Back in the driving seat at Transport, Balban mulls plan to slow down traffic

5th July 2021

Paul Balban, the Minister for Transport, will present a proposal to the cabinet to reduce speed limits on most of Gibraltar’s roads from 50km per hour to 30 km per hour.

Mr Balban, a keen cyclist and former taxi driver and driving instructor, knows Gibraltar’s roads well and wants to encourage greater use of sustainable transport, in particular cycling.

Reducing the speed limit to 30kmp/h on the majority of streets is something he feels strongly about to make roads safer, and is a strategy being used in many other countries and cities.

“I think it is a great idea because it does not directly impinge on the driver, all it does is make you drive more slowly,” he said.

Referring to other countries implementing the same strategy, he said that the speed differential between a pedestrian or a cyclist and a car driver is reduced.

“And by reducing the differential, you get a safer environment,” he added.

But having sat in the top seat at the Transport Ministry for eight years previously, Mr Balban is acutely aware that implementing changes on Gibraltar’s roads is a minefield.

“It’s not an easy [Ministry] as it is very contentious as it is to do with change,” he said.

“I would probably, given the choice, call it the Ministry for Change.”

“Because that is what we are dealing with, and changing people’s way of being is an extremely complicated proposition.”

One of the initiatives on Mr Balban’s to-do list is to launch a campaign to educate or re-educate all road users, not just on the rules of the road but on additional safety measures they can take to enhance the safety of cyclists and pedestrians.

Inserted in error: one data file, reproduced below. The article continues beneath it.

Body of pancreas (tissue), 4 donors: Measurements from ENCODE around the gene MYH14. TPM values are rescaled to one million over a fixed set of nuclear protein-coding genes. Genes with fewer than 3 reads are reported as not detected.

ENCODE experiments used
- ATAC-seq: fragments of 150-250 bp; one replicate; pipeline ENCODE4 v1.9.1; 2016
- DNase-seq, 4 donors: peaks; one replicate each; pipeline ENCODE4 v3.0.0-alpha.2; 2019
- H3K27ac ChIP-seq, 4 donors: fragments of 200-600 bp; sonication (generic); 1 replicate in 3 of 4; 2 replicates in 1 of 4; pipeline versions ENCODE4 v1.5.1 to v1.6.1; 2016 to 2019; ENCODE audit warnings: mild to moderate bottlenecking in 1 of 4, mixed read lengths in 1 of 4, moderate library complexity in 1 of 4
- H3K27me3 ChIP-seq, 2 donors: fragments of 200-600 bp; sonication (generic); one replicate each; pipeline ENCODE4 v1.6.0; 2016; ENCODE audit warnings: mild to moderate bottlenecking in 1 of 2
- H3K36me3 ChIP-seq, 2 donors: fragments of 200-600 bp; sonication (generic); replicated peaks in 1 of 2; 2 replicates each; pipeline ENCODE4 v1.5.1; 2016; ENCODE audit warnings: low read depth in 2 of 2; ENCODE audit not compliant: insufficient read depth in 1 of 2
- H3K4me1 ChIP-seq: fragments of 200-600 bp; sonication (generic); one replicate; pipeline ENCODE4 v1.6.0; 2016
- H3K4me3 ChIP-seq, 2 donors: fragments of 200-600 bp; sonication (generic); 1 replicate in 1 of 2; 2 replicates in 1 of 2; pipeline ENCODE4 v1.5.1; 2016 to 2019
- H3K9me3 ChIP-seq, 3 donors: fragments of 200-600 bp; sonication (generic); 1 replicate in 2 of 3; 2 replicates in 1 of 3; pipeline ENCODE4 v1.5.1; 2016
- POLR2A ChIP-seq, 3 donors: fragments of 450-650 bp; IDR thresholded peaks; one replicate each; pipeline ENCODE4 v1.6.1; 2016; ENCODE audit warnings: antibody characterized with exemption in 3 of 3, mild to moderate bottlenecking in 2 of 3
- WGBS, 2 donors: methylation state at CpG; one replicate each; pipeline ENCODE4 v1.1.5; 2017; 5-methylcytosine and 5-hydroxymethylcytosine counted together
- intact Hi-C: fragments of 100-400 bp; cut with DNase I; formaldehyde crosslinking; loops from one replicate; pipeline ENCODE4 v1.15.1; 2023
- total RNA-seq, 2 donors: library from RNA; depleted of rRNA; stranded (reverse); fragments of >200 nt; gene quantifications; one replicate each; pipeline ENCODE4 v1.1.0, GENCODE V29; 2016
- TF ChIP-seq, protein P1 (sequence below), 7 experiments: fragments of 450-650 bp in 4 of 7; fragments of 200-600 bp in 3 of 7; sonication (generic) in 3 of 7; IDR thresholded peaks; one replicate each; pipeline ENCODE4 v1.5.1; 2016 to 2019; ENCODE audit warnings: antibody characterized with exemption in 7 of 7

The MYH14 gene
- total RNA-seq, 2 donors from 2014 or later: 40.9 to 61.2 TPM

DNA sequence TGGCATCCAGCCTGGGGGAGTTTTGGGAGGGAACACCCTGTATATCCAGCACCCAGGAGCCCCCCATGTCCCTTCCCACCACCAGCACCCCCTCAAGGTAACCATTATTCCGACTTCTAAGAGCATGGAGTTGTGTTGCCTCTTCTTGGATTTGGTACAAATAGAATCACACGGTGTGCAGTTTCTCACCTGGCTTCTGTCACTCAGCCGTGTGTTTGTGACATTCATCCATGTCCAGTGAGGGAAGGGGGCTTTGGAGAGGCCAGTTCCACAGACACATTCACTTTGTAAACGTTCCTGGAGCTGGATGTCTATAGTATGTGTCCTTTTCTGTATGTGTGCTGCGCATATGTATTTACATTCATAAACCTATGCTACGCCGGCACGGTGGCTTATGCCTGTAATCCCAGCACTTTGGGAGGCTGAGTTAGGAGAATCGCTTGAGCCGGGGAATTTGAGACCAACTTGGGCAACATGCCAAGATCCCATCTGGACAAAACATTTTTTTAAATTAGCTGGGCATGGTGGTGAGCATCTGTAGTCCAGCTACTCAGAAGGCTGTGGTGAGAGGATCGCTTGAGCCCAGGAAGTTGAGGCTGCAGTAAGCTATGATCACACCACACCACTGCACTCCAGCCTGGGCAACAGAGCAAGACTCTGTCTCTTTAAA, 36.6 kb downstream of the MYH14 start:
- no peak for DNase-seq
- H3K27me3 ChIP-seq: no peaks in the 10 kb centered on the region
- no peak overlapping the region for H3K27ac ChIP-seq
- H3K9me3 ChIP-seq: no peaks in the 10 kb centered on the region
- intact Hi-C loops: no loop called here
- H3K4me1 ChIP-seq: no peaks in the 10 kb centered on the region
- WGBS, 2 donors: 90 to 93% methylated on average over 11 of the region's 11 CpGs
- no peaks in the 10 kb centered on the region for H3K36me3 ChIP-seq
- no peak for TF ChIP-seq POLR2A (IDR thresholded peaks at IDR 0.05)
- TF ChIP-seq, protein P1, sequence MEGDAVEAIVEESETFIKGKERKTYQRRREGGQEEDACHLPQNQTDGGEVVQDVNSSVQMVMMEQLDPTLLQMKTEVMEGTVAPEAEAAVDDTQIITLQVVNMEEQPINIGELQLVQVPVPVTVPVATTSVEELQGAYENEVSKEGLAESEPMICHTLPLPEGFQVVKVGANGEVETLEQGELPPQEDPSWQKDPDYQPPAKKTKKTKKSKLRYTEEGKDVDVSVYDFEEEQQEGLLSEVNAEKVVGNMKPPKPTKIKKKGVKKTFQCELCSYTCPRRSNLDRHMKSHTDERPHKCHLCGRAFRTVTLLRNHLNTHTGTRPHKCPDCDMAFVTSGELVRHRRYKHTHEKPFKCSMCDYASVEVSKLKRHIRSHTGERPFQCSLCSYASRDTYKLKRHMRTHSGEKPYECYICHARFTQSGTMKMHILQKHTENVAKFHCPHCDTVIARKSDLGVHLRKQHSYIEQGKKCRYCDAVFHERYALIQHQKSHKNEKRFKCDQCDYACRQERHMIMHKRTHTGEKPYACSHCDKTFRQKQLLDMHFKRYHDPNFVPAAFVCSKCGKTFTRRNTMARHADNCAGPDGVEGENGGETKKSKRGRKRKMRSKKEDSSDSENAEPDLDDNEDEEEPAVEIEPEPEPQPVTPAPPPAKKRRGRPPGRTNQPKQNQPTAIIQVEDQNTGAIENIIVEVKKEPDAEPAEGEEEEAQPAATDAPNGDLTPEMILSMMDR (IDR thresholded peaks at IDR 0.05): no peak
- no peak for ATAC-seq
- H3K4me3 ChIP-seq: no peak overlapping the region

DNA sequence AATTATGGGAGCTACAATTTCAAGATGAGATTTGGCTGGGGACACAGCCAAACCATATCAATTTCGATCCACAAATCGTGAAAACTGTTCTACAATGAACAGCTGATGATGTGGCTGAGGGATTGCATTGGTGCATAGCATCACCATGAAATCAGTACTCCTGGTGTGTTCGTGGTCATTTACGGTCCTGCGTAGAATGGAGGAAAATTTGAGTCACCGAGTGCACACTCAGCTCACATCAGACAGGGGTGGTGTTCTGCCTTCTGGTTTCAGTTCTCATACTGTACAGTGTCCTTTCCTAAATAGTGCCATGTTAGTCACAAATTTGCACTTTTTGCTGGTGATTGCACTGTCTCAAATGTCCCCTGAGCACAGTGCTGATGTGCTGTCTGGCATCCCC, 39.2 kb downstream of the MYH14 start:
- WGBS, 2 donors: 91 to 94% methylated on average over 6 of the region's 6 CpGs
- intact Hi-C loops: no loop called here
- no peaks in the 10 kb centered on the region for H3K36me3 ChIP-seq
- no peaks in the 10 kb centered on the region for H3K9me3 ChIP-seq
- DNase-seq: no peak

Take, for example, something as simple as opening a car door to step out of a vehicle. The minister cites ‘the Dutch reach’, which involves opening the door with the hand furthest away from the handle, forcing the person to naturally look back enabling them to see if there is any oncoming traffic.

He also wants cyclists to be more assertive on the road and know the rules so they can cycle safely and with confidence.

In many respects, Mr Balban’s views chime with recent statements from the Royal Gibraltar Police, which has repeatedly raised concern about the number of traffic offences – many the result of speeding or careless driving – and earlier this year urged drivers to “take a long, hard look at themselves.”

Time and money, however, may not be on Mr Balban’s side.

He noted that he has just over two years until the next election to make the changes, and that funding is very reduced limited due to the impact of Covid on the economy.

That means that major projects such as making large improvements to the tunnels to allow cyclists to move in both directions all around the Rock may have to wait.

However, Mr Balban has a few key projects he is passionate about.

“We need to encourage people to move in different ways, but that is very difficult if there is no infrastructure or the roads are not safe enough to do so,” he said.